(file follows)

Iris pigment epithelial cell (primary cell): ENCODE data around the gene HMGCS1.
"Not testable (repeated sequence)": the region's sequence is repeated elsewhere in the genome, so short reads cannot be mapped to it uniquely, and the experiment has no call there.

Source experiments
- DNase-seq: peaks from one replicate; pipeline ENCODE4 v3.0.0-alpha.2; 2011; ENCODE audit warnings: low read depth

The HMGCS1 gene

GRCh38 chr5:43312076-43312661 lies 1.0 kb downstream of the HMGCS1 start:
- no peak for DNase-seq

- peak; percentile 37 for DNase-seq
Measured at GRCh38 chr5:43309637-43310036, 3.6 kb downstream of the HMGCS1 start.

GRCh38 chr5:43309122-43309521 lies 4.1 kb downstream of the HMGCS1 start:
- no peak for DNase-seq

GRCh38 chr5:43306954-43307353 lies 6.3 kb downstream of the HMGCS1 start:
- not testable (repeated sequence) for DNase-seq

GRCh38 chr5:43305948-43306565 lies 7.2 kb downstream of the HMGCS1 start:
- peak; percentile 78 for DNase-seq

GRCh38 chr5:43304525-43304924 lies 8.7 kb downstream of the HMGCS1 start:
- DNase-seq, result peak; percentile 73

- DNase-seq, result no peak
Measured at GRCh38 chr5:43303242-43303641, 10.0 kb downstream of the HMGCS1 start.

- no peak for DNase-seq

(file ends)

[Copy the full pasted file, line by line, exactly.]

Iris pigment epithelial cell (primary cell): ENCODE data around the gene HMGCS1.
"Not testable (repeated sequence)": the region's sequence is repeated elsewhere in the genome, so short reads cannot be mapped to it uniquely, and the experiment has no call there.

Source experiments
- DNase-seq: peaks from one replicate; pipeline ENCODE4 v3.0.0-alpha.2; 2011; ENCODE audit warnings: low read depth

The HMGCS1 gene

GRCh38 chr5:43312076-43312661 lies 1.0 kb downstream of the HMGCS1 start:
- no peak for DNase-seq

- peak; percentile 37 for DNase-seq
Measured at GRCh38 chr5:43309637-43310036, 3.6 kb downstream of the HMGCS1 start.

GRCh38 chr5:43309122-43309521 lies 4.1 kb downstream of the HMGCS1 start:
- no peak for DNase-seq

GRCh38 chr5:43306954-43307353 lies 6.3 kb downstream of the HMGCS1 start:
- not testable (repeated sequence) for DNase-seq

GRCh38 chr5:43305948-43306565 lies 7.2 kb downstream of the HMGCS1 start:
- peak; percentile 78 for DNase-seq

GRCh38 chr5:43304525-43304924 lies 8.7 kb downstream of the HMGCS1 start:
- DNase-seq, result peak; percentile 73

- DNase-seq, result no peak
Measured at GRCh38 chr5:43303242-43303641, 10.0 kb downstream of the HMGCS1 start.

- no peak for DNase-seq